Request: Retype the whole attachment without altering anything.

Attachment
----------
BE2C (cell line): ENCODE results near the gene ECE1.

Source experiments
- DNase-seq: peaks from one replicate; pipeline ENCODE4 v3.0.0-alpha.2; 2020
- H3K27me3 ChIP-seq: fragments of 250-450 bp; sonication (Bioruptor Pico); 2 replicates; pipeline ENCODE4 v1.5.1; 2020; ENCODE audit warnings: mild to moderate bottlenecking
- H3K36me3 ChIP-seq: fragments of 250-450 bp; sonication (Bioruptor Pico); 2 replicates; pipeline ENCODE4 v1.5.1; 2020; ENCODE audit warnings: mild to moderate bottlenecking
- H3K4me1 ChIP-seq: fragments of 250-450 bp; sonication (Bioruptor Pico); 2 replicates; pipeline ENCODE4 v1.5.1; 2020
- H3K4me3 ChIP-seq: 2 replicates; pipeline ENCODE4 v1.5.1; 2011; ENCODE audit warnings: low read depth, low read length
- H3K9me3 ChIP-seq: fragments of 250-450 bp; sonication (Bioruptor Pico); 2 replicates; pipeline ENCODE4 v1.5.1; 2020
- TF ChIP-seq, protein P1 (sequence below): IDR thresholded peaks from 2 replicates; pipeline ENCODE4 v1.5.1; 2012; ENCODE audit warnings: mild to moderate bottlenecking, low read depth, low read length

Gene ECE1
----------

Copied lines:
BE2C (cell line): ENCODE results near the gene ECE1.

Source experiments
- DNase-seq: peaks from one replicate; pipeline ENCODE4 v3.0.0-alpha.2; 2020
- H3K27me3 ChIP-seq: fragments of 250-450 bp; sonication (Bioruptor Pico); 2 replicates; pipeline ENCODE4 v1.5.1; 2020; ENCODE audit warnings: mild to moderate bottlenecking
- H3K36me3 ChIP-seq: fragments of 250-450 bp; sonication (Bioruptor Pico); 2 replicates; pipeline ENCODE4 v1.5.1; 2020; ENCODE audit warnings: mild to moderate bottlenecking
- H3K4me1 ChIP-seq: fragments of 250-450 bp; sonication (Bioruptor Pico); 2 replicates; pipeline ENCODE4 v1.5.1; 2020
- H3K4me3 ChIP-seq: 2 replicates; pipeline ENCODE4 v1.5.1; 2011; ENCODE audit warnings: low read depth, low read length
- H3K9me3 ChIP-seq: fragments of 250-450 bp; sonication (Bioruptor Pico); 2 replicates; pipeline ENCODE4 v1.5.1; 2020
- TF ChIP-seq, protein P1 (sequence below): IDR thresholded peaks from 2 replicates; pipeline ENCODE4 v1.5.1; 2012; ENCODE audit warnings: mild to moderate bottlenecking, low read depth, low read length

Gene ECE1